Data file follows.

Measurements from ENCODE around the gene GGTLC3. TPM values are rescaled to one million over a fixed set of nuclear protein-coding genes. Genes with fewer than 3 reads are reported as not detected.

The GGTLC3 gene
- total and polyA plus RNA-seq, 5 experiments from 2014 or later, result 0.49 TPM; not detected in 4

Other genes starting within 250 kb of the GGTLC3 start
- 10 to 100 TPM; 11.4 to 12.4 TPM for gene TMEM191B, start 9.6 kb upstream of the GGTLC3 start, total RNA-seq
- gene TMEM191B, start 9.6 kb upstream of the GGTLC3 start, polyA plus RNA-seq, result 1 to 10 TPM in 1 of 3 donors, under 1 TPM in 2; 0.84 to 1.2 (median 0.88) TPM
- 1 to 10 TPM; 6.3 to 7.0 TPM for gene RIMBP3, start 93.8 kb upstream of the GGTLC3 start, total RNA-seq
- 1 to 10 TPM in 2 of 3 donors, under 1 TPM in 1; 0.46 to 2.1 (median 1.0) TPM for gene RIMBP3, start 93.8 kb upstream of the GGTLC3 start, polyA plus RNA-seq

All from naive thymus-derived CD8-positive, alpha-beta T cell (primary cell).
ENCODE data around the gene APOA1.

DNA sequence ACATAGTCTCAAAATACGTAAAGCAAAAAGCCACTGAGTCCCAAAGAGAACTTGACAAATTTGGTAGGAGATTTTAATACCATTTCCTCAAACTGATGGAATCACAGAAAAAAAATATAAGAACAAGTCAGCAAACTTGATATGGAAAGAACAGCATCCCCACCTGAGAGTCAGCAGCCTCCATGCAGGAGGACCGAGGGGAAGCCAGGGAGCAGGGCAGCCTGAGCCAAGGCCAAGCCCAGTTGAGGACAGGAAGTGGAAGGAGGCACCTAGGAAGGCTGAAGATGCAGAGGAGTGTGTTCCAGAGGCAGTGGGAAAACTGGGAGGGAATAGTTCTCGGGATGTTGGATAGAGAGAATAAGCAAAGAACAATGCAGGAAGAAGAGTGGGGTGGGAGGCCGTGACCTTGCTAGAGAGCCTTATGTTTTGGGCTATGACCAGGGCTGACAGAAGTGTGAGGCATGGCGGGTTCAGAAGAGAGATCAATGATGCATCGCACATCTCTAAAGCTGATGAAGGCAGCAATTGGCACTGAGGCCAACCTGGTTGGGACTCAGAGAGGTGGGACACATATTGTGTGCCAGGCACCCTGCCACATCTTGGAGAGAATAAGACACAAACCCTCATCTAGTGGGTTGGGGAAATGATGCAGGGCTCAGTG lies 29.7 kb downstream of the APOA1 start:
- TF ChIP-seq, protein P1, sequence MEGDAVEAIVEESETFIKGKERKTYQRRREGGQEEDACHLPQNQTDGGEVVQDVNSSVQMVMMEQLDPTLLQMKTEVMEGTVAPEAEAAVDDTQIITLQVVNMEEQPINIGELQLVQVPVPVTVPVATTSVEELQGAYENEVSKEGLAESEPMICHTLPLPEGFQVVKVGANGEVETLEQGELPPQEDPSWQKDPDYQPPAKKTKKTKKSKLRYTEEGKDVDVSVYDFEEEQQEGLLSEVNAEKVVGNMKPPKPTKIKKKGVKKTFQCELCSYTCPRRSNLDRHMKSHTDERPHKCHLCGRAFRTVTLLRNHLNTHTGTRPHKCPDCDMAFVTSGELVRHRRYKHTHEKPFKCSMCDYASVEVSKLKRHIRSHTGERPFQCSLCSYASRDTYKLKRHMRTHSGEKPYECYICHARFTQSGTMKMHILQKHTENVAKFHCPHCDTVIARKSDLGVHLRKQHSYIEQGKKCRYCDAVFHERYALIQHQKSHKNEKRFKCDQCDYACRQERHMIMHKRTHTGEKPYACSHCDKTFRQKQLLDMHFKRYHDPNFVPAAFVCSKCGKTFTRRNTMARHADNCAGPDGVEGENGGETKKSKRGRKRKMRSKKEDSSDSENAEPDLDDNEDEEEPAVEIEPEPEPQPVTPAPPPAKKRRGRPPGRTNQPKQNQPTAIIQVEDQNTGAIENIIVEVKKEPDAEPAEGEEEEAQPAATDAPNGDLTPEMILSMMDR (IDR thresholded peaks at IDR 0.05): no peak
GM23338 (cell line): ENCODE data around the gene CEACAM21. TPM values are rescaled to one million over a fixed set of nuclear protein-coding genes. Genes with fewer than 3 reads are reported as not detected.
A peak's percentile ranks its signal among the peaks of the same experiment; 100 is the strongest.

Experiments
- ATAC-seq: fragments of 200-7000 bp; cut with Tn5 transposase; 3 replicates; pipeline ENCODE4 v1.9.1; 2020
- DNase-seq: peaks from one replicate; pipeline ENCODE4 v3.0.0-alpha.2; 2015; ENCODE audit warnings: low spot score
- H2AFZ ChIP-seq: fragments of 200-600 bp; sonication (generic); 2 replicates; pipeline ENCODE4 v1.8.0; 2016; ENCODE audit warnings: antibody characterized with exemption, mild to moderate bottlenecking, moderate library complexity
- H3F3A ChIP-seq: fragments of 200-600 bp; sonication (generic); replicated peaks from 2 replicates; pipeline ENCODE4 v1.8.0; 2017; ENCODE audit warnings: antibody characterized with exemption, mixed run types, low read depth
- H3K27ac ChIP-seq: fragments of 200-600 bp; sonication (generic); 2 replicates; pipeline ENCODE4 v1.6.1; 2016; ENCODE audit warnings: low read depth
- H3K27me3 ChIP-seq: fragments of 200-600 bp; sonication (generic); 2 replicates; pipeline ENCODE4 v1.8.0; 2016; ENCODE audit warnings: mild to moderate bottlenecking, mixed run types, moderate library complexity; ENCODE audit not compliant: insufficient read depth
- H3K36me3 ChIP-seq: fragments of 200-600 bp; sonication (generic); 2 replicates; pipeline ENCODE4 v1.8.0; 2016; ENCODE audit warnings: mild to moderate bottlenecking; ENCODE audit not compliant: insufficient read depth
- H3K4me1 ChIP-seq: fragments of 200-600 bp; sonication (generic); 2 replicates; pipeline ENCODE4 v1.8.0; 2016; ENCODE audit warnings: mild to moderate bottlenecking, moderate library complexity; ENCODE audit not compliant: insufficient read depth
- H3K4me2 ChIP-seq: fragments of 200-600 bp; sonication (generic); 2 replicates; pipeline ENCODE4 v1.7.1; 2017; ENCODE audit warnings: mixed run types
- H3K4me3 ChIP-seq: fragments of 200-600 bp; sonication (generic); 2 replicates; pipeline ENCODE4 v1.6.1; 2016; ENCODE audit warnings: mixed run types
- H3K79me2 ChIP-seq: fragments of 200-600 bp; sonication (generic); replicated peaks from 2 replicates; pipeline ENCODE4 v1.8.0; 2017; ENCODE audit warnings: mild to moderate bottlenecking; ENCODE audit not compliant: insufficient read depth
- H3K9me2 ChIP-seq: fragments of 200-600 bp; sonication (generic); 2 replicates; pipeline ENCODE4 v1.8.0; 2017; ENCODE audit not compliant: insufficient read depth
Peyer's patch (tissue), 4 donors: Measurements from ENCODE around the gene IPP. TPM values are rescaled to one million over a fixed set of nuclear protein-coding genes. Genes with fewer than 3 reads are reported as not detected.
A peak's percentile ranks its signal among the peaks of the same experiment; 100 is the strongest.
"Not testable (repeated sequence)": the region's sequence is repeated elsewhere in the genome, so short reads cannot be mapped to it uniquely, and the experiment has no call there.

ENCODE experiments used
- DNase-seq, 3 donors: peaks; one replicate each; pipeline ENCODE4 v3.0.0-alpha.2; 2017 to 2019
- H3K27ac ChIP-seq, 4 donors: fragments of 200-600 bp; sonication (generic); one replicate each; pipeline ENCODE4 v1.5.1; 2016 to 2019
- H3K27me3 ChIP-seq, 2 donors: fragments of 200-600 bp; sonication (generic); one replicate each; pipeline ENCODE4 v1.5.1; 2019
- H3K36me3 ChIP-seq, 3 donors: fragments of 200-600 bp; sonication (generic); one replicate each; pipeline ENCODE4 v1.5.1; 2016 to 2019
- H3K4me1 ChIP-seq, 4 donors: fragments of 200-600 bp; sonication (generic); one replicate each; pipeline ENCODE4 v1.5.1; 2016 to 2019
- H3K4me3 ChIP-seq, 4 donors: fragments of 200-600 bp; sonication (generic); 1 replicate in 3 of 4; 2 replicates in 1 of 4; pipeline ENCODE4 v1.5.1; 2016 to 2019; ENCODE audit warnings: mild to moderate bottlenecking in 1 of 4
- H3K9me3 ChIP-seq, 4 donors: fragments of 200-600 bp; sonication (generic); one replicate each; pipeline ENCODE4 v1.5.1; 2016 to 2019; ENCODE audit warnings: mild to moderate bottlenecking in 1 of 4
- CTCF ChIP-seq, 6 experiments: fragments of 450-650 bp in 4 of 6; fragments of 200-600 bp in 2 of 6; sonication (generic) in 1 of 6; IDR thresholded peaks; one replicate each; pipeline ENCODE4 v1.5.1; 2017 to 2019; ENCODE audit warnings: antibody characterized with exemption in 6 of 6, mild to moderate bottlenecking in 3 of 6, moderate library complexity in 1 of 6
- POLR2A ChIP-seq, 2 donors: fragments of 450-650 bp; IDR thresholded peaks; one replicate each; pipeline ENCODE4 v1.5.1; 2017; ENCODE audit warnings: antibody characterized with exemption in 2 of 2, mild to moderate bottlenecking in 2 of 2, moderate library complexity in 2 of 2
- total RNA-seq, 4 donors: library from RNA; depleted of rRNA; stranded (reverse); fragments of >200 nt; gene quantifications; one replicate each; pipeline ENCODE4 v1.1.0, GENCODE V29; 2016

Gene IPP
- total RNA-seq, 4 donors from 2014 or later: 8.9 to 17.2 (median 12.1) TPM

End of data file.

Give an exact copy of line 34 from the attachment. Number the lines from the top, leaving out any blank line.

- H3K27me3 ChIP-seq, 2 donors: fragments of 200-600 bp; sonication (generic); one replicate each; pipeline ENCODE4 v1.5.1; 2019